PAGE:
5. Identifying same-cell contours in image stacks: a key step in making 3D reconstructions.

    PubMed

    Leung, Tony Kin Shun; Veldhuis, Jim H; Krens, S F Gabby; Heisenberg, C P; Brodland, G Wayne

    2011-02-01

    Identification of contours belonging to the same cell is a crucial step in the analysis of confocal stacks and other image sets in which cell outlines are visible, and it is central to the making of 3D cell reconstructions. When the cells are close packed, the contour grouping problem is more complex than that found in medical imaging, for example, because there are multiple regions of interest, the regions are not separable from each other by an identifiable background and regions cannot be distinguished by intensity differences. Here, we present an algorithm that uses three primary metrics-overlap of contour areas in adjacent images, co-linearity of the centroids of these areas across three images in a stack, and cell taper-to assign cells to groups. Decreasing thresholds are used to successively assign contours whose membership is less obvious. In a final step, remaining contours are assigned to existing groups by setting all thresholds to zero and groups having strong hour-glass shapes are partitioned. When applied to synthetic data from isotropic model aggregates, a curved model epithelium in which the long axes of the cells lie at all possible angles to the transection plane, and a confocal image stack, algorithm assignments were between 97 and 100% accurate in sets having at least four contours per cell. The algorithm is not particularly sensitive to the thresholds used, and a single set of parameters was used for all of the tests. The algorithm, which could be extended to time-lapse data, solves a key problem in the translation of image data into cell information.

  6. The "Key" Method of Identifying Igneous and Metamorphic Rocks in Introductory Laboratory.

    ERIC Educational Resources Information Center

    Eves, Robert Leo; Davis, Larry Eugene

    1987-01-01

    Proposes that identification keys provide an orderly strategy for the identification of igneous and metamorphic rocks in an introductory geology course. Explains the format employed in the system and includes the actual key guides for both igneous and metamorphic rocks. (ML)

  7. The "Key" Method of Identifying Igneous and Metamorphic Rocks in Introductory Laboratory.

    ERIC Educational Resources Information Center

    Eves, Robert Leo; Davis, Larry Eugene

    1987-01-01

    Proposes that identification keys provide an orderly strategy for the identification of igneous and metamorphic rocks in an introductory geology course. Explains the format employed in the system and includes the actual key guides for both igneous and metamorphic rocks. (ML)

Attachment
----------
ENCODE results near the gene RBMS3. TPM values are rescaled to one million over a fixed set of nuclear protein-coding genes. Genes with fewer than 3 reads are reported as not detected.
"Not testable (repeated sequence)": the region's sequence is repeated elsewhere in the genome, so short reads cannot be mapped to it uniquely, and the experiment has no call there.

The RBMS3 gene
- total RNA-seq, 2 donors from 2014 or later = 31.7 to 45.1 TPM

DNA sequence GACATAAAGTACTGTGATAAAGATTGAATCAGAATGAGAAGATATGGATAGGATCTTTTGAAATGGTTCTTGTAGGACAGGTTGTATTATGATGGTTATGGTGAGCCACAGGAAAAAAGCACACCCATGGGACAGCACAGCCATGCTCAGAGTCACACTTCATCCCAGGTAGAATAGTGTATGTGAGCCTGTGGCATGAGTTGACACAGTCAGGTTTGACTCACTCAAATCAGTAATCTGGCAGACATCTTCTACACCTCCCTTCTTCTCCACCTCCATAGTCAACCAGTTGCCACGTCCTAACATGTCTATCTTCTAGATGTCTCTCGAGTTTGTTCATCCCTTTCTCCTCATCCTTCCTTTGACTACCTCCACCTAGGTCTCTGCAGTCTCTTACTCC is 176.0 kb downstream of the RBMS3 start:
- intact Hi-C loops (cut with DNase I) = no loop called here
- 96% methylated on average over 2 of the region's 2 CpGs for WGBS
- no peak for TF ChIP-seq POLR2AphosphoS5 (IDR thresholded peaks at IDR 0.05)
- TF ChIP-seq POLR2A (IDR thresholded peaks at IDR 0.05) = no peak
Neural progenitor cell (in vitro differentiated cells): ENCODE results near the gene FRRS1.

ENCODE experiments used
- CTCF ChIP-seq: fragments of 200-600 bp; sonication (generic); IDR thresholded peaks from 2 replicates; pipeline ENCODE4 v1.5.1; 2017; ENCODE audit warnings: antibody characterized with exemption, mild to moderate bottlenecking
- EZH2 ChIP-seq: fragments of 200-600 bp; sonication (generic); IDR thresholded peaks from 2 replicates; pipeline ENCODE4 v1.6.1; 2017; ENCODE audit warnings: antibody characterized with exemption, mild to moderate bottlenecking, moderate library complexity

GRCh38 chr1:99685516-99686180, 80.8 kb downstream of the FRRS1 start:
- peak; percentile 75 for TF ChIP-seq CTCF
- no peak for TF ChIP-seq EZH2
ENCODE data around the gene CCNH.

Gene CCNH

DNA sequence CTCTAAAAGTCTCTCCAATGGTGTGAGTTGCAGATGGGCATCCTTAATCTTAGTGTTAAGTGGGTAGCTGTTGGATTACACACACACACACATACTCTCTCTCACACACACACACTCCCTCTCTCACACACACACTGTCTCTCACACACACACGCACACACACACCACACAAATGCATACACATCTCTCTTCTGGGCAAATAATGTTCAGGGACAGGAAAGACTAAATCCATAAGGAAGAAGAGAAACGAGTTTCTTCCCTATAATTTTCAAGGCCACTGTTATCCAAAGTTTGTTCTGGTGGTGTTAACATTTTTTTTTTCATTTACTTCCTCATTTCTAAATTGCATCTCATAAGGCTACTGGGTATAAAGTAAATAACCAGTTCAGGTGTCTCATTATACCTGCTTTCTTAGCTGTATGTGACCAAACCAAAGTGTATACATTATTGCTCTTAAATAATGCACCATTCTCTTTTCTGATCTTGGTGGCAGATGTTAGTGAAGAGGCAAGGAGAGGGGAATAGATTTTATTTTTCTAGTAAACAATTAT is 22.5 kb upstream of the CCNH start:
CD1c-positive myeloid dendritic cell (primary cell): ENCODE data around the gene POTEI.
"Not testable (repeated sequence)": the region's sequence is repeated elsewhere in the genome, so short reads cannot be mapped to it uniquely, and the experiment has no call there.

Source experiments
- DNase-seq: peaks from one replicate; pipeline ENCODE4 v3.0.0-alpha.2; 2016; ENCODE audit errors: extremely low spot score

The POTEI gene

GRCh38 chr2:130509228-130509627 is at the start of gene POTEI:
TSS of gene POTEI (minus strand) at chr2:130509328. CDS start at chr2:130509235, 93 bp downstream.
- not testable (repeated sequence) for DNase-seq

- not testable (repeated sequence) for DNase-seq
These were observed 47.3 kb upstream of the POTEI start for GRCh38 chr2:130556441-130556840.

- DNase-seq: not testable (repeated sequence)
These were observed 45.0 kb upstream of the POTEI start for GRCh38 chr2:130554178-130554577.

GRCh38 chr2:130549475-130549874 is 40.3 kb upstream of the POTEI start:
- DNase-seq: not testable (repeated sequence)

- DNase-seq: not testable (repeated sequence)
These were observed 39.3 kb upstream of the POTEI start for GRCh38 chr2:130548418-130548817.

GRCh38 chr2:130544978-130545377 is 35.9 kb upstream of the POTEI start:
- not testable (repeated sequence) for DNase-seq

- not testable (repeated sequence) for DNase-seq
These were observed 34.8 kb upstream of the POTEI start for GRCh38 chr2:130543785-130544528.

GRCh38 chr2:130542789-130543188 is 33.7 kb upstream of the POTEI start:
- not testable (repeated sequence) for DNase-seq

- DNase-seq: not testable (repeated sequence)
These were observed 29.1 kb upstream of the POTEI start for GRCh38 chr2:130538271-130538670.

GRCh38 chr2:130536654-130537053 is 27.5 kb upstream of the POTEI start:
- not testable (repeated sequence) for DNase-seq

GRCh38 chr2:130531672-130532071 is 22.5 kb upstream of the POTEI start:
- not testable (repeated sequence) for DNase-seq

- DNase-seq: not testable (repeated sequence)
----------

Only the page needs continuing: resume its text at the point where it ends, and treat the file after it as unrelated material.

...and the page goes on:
8. Identifying Key Issues and Potential Solutions for Integrated Arrival, Departure, Surface Operations by Surveying Stakeholder Preferences

    NASA Technical Reports Server (NTRS)

    Aponso, Bimal; Coppenbarger, Richard A.; Jung, Yoon; Quon, Leighton; Lohr, Gary; O’Connor, Neil; Engelland, Shawn

    2015-01-01

    NASA's Aeronautics Research Mission Directorate (ARMD) collaborates with the FAA and industry to provide concepts and technologies that enhance the transition to the next-generation air-traffic management system (NextGen). To facilitate this collaboration, ARMD has a series of Airspace Technology Demonstration (ATD) sub-projects that develop, demonstrate, and transitions NASA technologies and concepts for implementation in the National Airspace System (NAS). The second of these sub-projects, ATD-2, is focused on the potential benefits to NAS stakeholders of integrated arrival, departure, surface (IADS) operations. To determine the project objectives and assess the benefits of a potential solution, NASA surveyed NAS stakeholders to understand the existing issues in arrival, departure, and surface operations, and the perceived benefits of better integrating these operations. NASA surveyed a broad cross-section of stakeholders representing the airlines, airports, air-navigation service providers, and industry providers of NAS tools. The survey indicated that improving the predictability of flight times (schedules) could improve efficiency in arrival, departure, and surface operations. Stakeholders also mentioned the need for better strategic and tactical information on traffic constraints as well as better information sharing and a coupled collaborative planning process that allows stakeholders to coordinate IADS operations. To assess the impact of a potential solution, NASA sketched an initial departure scheduling concept and assessed its viability by surveying a select group of stakeholders for a second time. The objective of the departure scheduler was to enable flights to move continuously from gate to cruise with minimal interruption in a busy metroplex airspace environment using strategic and tactical scheduling enhanced by collaborative planning between airlines and service providers. The stakeholders agreed that this departure concept could improve schedule

  9. Engaging basic scientists in translational research: identifying opportunities, overcoming obstacles

    PubMed Central

    2012-01-01